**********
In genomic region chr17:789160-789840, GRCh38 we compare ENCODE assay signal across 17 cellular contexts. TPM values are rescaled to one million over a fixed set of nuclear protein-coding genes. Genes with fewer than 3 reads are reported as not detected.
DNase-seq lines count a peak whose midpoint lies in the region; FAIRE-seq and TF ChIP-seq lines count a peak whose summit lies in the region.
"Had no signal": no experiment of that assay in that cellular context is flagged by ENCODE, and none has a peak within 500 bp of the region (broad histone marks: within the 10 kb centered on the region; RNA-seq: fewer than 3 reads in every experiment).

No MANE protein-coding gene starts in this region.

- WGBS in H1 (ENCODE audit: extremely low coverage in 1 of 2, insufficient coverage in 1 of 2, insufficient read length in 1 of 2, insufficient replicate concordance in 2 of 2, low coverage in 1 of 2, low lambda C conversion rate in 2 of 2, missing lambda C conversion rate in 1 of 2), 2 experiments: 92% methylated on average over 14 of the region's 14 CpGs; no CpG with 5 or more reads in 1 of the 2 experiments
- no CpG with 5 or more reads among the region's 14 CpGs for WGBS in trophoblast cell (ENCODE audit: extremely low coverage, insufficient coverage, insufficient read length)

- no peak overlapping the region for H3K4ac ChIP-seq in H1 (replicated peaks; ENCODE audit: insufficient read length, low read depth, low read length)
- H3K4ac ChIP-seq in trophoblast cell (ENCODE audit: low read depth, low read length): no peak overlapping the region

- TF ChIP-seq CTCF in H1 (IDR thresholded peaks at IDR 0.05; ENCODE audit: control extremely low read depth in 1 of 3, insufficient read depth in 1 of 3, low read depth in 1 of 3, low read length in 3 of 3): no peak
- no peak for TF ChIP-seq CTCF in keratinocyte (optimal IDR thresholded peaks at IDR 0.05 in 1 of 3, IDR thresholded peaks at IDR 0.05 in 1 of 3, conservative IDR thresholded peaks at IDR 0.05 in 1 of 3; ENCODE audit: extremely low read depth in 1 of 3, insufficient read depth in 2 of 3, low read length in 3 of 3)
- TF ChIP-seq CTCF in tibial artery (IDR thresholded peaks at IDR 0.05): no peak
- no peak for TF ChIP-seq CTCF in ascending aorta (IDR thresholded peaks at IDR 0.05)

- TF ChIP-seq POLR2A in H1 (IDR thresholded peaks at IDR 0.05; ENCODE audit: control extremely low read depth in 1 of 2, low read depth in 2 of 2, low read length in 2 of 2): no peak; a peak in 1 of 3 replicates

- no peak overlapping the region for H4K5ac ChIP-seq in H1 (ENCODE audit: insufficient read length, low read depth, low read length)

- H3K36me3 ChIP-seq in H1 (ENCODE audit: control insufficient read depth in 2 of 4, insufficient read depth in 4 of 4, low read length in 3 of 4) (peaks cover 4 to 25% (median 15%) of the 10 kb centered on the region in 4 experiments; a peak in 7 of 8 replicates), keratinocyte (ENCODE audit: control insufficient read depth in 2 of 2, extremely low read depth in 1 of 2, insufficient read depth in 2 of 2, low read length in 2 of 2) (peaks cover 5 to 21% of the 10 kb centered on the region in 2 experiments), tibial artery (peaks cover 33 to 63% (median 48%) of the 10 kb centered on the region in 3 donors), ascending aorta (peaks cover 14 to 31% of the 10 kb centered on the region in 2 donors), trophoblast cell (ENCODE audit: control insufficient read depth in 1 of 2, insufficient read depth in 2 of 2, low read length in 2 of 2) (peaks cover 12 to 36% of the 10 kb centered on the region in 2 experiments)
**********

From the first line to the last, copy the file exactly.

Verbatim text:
In genomic region chr17:789160-789840, GRCh38 we compare ENCODE assay signal across 17 cellular contexts. TPM values are rescaled to one million over a fixed set of nuclear protein-coding genes. Genes with fewer than 3 reads are reported as not detected.
DNase-seq lines count a peak whose midpoint lies in the region; FAIRE-seq and TF ChIP-seq lines count a peak whose summit lies in the region.
"Had no signal": no experiment of that assay in that cellular context is flagged by ENCODE, and none has a peak within 500 bp of the region (broad histone marks: within the 10 kb centered on the region; RNA-seq: fewer than 3 reads in every experiment).

No MANE protein-coding gene starts in this region.

- WGBS in H1 (ENCODE audit: extremely low coverage in 1 of 2, insufficient coverage in 1 of 2, insufficient read length in 1 of 2, insufficient replicate concordance in 2 of 2, low coverage in 1 of 2, low lambda C conversion rate in 2 of 2, missing lambda C conversion rate in 1 of 2), 2 experiments: 92% methylated on average over 14 of the region's 14 CpGs; no CpG with 5 or more reads in 1 of the 2 experiments
- no CpG with 5 or more reads among the region's 14 CpGs for WGBS in trophoblast cell (ENCODE audit: extremely low coverage, insufficient coverage, insufficient read length)

- no peak overlapping the region for H3K4ac ChIP-seq in H1 (replicated peaks; ENCODE audit: insufficient read length, low read depth, low read length)
- H3K4ac ChIP-seq in trophoblast cell (ENCODE audit: low read depth, low read length): no peak overlapping the region

- TF ChIP-seq CTCF in H1 (IDR thresholded peaks at IDR 0.05; ENCODE audit: control extremely low read depth in 1 of 3, insufficient read depth in 1 of 3, low read depth in 1 of 3, low read length in 3 of 3): no peak
- no peak for TF ChIP-seq CTCF in keratinocyte (optimal IDR thresholded peaks at IDR 0.05 in 1 of 3, IDR thresholded peaks at IDR 0.05 in 1 of 3, conservative IDR thresholded peaks at IDR 0.05 in 1 of 3; ENCODE audit: extremely low read depth in 1 of 3, insufficient read depth in 2 of 3, low read length in 3 of 3)
- TF ChIP-seq CTCF in tibial artery (IDR thresholded peaks at IDR 0.05): no peak
- no peak for TF ChIP-seq CTCF in ascending aorta (IDR thresholded peaks at IDR 0.05)

- TF ChIP-seq POLR2A in H1 (IDR thresholded peaks at IDR 0.05; ENCODE audit: control extremely low read depth in 1 of 2, low read depth in 2 of 2, low read length in 2 of 2): no peak; a peak in 1 of 3 replicates

- no peak overlapping the region for H4K5ac ChIP-seq in H1 (ENCODE audit: insufficient read length, low read depth, low read length)

- H3K36me3 ChIP-seq in H1 (ENCODE audit: control insufficient read depth in 2 of 4, insufficient read depth in 4 of 4, low read length in 3 of 4) (peaks cover 4 to 25% (median 15%) of the 10 kb centered on the region in 4 experiments; a peak in 7 of 8 replicates), keratinocyte (ENCODE audit: control insufficient read depth in 2 of 2, extremely low read depth in 1 of 2, insufficient read depth in 2 of 2, low read length in 2 of 2) (peaks cover 5 to 21% of the 10 kb centered on the region in 2 experiments), tibial artery (peaks cover 33 to 63% (median 48%) of the 10 kb centered on the region in 3 donors), ascending aorta (peaks cover 14 to 31% of the 10 kb centered on the region in 2 donors), trophoblast cell (ENCODE audit: control insufficient read depth in 1 of 2, insufficient read depth in 2 of 2, low read length in 2 of 2) (peaks cover 12 to 36% of the 10 kb centered on the region in 2 experiments)